Tag Archives: bikes

Spin Up in a Brewery

Saturday saw the second ever ‘Spin Up in a Brewery’ event, hosted by Dark Star and supported by Kinesis Bikes and Morvelo Bicycle Apparel. They had me at ‘bikes and beer’, so when I was asked to come along and have a stall at the event, I was pretty chuffed.

Sadly I had to drive over (the options for transporting a table full of bike-art goodies by bicycle are limited) but two groups of cyclists rode over from Brighton to the brewery in Partridge Green – one by road and one off-road. The hoards of thirsty riders were greeted by free beer and a huge BBQ – there was also plenty of coffee, crepes and homemade cakes if that was more your thing.

That’s my ‘I’m having fun’ face. I’m also modelling my new Morvelo tee.

Once people had filled their bellies there was still plenty to do. Of course the ideal activity post BBQ and beer is to spin your guts out (hopefully not literally) on a bike: that’s where South Coast Sprints came in with their roller racing. Prizes and shouting galore! I am massively gutted that I didn’t get a go – it was so popular that by the time I went to add my name to the list, it was full. Next time.

If you didn’t particularly fancy sweating your arse off on a bike, you could instead plonk it on a hay-bale and watch some live music…

David Osborne, aka ‘Puncture Kit’

For those with a bit of pocket money weighing them down, there were lots of other nice things to buy including bicycle clothing and some awesome up-cycled jewellery and accessories. I bagged myself a Morvelo t-shirt and some bike chain link earrings from Judy, aka Beer Babe.


It was great to see some familiar faces, as well as lots of new ones. It’s always fun playing the ‘match the face to the twitter profile picture’ game. Thanks everyone who came and said hello.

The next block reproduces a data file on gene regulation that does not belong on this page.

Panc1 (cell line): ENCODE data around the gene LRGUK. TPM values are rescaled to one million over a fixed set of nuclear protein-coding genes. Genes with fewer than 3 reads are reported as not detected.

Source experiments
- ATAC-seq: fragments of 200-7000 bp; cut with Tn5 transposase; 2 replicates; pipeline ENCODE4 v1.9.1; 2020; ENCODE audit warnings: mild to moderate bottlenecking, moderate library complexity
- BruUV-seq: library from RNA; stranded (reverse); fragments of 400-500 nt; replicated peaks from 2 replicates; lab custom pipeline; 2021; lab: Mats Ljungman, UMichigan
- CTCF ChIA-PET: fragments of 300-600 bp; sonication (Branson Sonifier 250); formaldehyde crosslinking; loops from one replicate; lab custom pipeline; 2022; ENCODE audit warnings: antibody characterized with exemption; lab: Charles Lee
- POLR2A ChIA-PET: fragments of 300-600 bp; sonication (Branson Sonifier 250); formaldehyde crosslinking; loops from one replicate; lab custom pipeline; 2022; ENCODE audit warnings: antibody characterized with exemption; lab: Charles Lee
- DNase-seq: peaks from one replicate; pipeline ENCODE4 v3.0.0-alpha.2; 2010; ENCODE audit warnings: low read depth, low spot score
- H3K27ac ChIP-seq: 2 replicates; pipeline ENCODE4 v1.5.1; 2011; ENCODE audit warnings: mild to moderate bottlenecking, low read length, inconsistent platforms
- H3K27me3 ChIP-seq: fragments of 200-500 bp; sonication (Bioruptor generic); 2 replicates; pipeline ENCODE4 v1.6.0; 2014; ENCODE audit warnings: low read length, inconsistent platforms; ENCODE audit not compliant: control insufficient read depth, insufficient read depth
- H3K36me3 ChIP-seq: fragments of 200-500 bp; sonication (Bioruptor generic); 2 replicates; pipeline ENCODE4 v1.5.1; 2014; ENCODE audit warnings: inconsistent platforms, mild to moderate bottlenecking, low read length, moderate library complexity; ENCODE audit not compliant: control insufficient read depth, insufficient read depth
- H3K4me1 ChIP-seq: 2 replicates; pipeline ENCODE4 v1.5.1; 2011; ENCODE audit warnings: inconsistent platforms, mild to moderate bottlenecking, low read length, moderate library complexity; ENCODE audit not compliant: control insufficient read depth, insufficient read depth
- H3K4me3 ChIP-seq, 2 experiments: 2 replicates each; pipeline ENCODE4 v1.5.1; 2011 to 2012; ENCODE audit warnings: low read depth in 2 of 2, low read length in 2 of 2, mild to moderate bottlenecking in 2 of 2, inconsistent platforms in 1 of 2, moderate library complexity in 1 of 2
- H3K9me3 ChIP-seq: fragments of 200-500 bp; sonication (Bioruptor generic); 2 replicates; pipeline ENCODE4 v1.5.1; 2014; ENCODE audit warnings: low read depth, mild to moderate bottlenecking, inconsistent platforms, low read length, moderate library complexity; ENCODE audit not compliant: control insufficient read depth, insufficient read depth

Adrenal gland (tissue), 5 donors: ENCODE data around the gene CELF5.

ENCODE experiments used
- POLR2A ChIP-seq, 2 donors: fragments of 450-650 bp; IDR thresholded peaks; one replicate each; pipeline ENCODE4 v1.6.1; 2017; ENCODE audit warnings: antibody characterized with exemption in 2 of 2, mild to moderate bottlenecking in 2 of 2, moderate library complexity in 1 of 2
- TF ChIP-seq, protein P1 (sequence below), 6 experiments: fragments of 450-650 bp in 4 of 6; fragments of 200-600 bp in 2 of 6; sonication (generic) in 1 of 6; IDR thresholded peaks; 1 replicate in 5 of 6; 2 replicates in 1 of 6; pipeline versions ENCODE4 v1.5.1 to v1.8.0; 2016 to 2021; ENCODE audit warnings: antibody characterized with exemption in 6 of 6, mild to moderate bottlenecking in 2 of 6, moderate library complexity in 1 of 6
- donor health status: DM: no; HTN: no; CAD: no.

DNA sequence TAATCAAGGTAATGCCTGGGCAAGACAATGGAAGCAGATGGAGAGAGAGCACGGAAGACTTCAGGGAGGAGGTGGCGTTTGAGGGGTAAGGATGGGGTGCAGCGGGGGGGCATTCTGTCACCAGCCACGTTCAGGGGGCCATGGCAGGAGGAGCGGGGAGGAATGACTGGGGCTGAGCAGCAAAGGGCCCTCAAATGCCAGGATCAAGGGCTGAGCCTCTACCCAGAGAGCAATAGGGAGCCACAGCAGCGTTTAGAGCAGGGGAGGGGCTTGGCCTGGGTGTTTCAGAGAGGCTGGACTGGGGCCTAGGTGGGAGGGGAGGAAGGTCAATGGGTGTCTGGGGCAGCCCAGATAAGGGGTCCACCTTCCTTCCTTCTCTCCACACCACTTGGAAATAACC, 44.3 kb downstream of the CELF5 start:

A big thank you to Dom, James and Oli for their work organising the event, and to my partner in crime Leesi for helping me out all day. All in all, an ideal way to spend a sunny Saturday. My only regret was not trying to steal a Kinesis Race Light bike (just kidding…).

Oh, and since quite a few people have asked, I’ll be putting some badges on the online shop very soon.

The Claud & I swag pile

When man invented the bicycle…

When man invented the bicycle he reached the peak of his attainments. Here was a machine of precision and balance for the convenience of man. And (unlike subsequent inventions for man’s convenience) the more he used it, the fitter his body became. Here, for once, was a product of man’s brain that was entirely beneficial to those who used it, and of no harm or irritation to others. Progress should have stopped when man invented the bicycle.

- Elizabeth West

London Bike Show & Nocturne Series

There was a moment when I wondered if I’d make it to London at all, but I did, and it was well worth the snowy journey. I’m not going to bore you with exhibition talk, but here are a few of my highlights…

1. Surviving the snow. Not dieing is always a plus. There was a moment, when the snow was stuck to the windscreen and the screen-wash was frozen, that I did ponder on my chances.

2. Elite Women’s Crit – Friday. This was brilliant. It made me want to join in. And anyone who says women’s racing is boring…well you should have watched this. Clemence Copie of HWCC won the crit, with Alice Bahns of 23C Orbea in second, and Louise Mahe of Team MuleBarGirl in third.